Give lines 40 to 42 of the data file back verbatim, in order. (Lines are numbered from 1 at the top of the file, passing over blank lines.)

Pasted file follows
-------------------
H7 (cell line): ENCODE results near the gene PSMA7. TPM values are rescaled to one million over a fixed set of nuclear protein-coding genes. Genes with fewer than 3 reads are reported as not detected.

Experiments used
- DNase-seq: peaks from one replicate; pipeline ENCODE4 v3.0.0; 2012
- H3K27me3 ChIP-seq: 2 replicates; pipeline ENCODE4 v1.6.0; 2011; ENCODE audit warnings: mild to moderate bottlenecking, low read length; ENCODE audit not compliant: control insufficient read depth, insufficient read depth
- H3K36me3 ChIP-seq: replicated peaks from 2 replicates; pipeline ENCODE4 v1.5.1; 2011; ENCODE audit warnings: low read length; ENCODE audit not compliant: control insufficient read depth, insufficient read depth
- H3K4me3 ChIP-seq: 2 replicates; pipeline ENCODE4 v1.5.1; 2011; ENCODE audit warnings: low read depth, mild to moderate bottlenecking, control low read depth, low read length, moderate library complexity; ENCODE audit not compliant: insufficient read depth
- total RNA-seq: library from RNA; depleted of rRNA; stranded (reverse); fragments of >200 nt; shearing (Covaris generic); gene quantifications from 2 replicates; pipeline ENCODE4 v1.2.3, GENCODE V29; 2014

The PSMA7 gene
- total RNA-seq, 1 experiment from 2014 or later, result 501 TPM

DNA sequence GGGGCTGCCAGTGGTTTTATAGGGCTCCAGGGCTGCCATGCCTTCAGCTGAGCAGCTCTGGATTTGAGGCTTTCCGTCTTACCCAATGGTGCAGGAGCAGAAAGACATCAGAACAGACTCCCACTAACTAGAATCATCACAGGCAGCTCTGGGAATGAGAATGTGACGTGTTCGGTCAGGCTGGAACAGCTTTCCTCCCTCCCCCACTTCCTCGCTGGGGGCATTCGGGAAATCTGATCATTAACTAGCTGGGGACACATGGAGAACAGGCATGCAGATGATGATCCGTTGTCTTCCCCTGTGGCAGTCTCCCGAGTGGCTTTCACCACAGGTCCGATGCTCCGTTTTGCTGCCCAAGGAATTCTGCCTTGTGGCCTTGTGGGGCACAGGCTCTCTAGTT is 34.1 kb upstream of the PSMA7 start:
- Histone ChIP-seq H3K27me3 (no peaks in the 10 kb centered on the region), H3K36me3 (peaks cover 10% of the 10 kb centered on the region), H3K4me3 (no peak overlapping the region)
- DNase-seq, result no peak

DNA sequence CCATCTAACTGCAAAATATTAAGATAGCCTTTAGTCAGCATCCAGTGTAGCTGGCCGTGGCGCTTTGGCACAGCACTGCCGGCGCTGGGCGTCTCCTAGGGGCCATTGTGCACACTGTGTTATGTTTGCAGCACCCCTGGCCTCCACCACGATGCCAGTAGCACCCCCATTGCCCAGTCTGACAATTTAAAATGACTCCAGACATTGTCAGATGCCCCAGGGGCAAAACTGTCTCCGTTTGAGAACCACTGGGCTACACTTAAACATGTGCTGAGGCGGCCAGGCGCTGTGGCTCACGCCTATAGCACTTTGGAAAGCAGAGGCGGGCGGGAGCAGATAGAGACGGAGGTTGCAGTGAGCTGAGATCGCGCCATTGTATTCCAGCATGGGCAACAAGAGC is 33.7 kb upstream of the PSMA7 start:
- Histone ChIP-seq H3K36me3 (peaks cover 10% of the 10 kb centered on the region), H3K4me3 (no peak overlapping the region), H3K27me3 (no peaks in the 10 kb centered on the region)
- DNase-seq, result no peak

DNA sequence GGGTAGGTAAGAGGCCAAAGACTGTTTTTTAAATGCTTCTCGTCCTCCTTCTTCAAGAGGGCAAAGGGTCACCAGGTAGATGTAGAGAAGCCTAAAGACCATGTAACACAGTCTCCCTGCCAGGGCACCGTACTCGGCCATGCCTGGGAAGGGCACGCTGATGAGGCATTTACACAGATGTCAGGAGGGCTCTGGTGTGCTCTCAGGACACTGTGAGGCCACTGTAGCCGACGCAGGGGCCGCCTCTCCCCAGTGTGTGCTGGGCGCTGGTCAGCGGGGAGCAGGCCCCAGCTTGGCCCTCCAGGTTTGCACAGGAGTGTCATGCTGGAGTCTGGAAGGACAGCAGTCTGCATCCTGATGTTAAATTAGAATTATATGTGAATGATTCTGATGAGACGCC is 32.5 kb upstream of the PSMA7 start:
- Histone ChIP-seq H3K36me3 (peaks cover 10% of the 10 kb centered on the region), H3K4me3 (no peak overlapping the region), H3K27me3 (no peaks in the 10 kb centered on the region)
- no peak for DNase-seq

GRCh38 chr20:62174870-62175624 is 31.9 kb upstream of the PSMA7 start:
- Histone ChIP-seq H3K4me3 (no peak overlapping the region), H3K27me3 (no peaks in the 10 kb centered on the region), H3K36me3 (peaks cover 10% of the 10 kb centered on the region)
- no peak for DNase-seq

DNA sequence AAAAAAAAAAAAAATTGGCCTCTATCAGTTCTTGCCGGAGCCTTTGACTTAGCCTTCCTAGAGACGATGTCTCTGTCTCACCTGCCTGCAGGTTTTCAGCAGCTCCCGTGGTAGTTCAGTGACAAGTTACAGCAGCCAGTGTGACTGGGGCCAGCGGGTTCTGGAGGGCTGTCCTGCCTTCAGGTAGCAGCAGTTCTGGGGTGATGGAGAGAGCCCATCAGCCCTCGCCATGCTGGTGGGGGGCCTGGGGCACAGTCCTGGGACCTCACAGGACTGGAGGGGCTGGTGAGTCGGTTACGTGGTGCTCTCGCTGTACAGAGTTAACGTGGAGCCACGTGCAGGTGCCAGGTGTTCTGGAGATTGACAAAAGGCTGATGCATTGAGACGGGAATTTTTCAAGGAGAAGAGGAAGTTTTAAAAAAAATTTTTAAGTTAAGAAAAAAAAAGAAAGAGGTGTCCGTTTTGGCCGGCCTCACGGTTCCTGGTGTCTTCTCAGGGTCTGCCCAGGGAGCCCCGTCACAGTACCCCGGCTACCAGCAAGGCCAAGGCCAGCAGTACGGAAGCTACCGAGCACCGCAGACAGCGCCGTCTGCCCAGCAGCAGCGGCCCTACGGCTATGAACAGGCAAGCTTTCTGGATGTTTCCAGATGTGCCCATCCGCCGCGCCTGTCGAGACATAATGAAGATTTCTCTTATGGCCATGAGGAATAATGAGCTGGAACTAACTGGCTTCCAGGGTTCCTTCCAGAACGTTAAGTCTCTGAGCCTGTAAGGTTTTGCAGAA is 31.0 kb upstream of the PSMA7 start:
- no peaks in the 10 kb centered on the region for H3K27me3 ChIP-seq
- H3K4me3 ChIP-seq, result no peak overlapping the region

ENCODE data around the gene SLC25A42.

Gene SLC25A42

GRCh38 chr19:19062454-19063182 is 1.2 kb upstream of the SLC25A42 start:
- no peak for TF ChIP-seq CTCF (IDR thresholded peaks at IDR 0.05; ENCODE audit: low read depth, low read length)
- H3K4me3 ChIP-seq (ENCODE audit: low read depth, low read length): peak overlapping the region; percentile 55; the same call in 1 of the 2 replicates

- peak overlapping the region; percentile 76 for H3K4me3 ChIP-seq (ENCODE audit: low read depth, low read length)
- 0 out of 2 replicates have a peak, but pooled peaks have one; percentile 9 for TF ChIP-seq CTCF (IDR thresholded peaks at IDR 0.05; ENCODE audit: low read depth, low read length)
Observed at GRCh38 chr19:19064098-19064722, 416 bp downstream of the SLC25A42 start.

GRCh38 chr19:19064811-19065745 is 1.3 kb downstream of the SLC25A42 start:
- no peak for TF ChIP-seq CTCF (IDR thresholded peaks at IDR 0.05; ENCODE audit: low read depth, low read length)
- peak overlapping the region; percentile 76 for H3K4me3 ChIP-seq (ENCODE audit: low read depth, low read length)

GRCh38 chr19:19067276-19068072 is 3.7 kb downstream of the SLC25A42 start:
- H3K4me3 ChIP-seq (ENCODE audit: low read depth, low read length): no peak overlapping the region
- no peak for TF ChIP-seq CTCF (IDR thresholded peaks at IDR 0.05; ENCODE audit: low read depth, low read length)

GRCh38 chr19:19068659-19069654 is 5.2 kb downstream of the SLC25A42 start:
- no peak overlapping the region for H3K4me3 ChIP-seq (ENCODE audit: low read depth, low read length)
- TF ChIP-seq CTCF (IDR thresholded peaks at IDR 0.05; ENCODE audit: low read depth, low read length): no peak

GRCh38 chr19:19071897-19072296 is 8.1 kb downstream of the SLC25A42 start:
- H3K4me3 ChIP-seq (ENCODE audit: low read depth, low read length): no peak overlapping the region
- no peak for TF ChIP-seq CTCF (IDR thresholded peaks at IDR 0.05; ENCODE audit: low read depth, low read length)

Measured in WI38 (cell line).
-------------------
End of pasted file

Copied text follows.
- no peak overlapping the region for H3K4me3 ChIP-seq (ENCODE audit: low read depth, low read length)
- TF ChIP-seq CTCF (IDR thresholded peaks at IDR 0.05; ENCODE audit: low read depth, low read length): no peak

GRCh38 chr19:19071897-19072296 is 8.1 kb downstream of the SLC25A42 start: